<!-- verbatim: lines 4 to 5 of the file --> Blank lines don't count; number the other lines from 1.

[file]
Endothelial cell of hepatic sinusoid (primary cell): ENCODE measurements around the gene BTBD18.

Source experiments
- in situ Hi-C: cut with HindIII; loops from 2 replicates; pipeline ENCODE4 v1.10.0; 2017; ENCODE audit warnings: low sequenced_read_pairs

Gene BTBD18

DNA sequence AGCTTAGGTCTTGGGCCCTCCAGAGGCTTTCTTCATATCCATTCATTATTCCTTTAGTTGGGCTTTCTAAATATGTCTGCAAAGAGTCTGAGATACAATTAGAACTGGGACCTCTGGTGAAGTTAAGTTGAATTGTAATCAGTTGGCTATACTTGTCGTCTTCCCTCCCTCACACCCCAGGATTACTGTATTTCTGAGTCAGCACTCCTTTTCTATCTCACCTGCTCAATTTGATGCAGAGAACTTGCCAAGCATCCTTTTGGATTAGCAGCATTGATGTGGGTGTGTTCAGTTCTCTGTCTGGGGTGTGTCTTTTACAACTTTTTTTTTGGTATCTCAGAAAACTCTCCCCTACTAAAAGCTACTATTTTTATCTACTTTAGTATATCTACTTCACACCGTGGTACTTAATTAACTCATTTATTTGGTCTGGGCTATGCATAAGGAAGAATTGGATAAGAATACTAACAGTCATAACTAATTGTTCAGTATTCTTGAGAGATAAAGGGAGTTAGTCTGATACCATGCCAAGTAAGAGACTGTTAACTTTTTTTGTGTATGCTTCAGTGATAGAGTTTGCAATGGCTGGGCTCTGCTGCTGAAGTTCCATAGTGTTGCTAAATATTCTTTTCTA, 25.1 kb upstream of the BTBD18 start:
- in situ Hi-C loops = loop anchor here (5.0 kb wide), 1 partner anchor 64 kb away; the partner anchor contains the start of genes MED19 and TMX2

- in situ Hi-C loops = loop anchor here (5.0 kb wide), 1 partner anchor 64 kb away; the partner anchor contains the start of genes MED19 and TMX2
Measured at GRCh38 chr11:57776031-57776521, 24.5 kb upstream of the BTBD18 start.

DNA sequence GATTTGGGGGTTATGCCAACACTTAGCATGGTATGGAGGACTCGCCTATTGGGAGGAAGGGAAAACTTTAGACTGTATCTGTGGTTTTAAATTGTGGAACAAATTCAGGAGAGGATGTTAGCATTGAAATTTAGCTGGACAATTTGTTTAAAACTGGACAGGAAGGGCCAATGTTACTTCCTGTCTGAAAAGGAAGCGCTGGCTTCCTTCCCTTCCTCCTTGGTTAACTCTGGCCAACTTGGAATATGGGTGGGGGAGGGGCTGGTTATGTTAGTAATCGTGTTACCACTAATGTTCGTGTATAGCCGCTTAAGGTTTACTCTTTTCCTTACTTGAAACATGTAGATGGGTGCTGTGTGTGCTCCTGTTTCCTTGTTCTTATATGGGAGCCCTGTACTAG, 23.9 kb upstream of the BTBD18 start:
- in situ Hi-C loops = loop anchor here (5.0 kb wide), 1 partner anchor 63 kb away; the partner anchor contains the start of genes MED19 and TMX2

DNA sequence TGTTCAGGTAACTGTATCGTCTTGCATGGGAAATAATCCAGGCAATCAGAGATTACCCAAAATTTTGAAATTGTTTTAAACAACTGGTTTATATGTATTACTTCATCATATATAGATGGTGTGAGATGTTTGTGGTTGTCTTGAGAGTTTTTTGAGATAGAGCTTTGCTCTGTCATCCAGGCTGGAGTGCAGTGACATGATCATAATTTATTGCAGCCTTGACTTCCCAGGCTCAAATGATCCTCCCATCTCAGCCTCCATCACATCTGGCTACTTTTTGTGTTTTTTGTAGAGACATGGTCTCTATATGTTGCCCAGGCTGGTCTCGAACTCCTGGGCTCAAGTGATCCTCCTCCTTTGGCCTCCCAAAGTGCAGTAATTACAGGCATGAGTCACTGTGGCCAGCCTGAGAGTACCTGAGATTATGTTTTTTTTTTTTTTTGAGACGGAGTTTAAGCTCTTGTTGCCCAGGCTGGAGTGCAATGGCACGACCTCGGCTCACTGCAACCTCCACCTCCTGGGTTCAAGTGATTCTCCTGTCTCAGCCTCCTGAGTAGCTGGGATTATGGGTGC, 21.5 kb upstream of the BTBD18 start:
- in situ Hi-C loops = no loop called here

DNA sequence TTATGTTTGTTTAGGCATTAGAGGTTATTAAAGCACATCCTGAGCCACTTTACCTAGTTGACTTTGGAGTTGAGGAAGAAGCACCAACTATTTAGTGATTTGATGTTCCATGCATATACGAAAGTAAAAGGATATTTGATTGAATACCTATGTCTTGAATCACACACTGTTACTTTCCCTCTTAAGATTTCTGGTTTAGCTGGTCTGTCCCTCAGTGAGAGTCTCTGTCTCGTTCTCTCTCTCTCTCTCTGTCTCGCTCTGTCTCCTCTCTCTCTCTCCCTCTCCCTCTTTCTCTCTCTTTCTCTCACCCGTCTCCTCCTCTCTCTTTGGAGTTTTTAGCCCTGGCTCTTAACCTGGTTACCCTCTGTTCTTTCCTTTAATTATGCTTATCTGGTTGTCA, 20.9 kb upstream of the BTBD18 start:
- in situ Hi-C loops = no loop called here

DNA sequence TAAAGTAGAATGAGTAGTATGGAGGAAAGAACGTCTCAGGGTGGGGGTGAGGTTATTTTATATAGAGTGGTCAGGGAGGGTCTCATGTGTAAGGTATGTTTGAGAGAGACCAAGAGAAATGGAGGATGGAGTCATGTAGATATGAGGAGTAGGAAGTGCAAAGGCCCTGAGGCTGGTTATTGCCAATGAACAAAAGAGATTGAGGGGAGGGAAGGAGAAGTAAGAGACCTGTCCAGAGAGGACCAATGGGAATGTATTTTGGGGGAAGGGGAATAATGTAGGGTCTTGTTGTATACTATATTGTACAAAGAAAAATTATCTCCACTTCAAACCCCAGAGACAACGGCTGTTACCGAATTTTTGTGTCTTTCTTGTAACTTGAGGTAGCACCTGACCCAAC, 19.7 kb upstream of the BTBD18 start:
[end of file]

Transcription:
Gene BTBD18

DNA sequence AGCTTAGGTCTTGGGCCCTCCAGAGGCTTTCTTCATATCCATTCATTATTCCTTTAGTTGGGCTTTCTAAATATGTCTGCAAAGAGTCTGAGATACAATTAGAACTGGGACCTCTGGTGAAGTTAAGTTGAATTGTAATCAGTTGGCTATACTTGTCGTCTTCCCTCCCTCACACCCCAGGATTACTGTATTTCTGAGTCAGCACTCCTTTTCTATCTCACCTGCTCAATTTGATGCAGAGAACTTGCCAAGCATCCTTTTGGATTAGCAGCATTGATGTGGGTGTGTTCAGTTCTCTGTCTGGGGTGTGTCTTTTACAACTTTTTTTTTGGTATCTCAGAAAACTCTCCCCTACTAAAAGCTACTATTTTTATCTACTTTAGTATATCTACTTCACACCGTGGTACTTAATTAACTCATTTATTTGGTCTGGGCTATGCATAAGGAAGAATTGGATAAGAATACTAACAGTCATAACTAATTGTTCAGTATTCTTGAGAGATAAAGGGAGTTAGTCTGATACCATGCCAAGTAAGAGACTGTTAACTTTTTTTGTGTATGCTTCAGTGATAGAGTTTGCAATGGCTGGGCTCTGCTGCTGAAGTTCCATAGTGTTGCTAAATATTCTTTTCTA, 25.1 kb upstream of the BTBD18 start: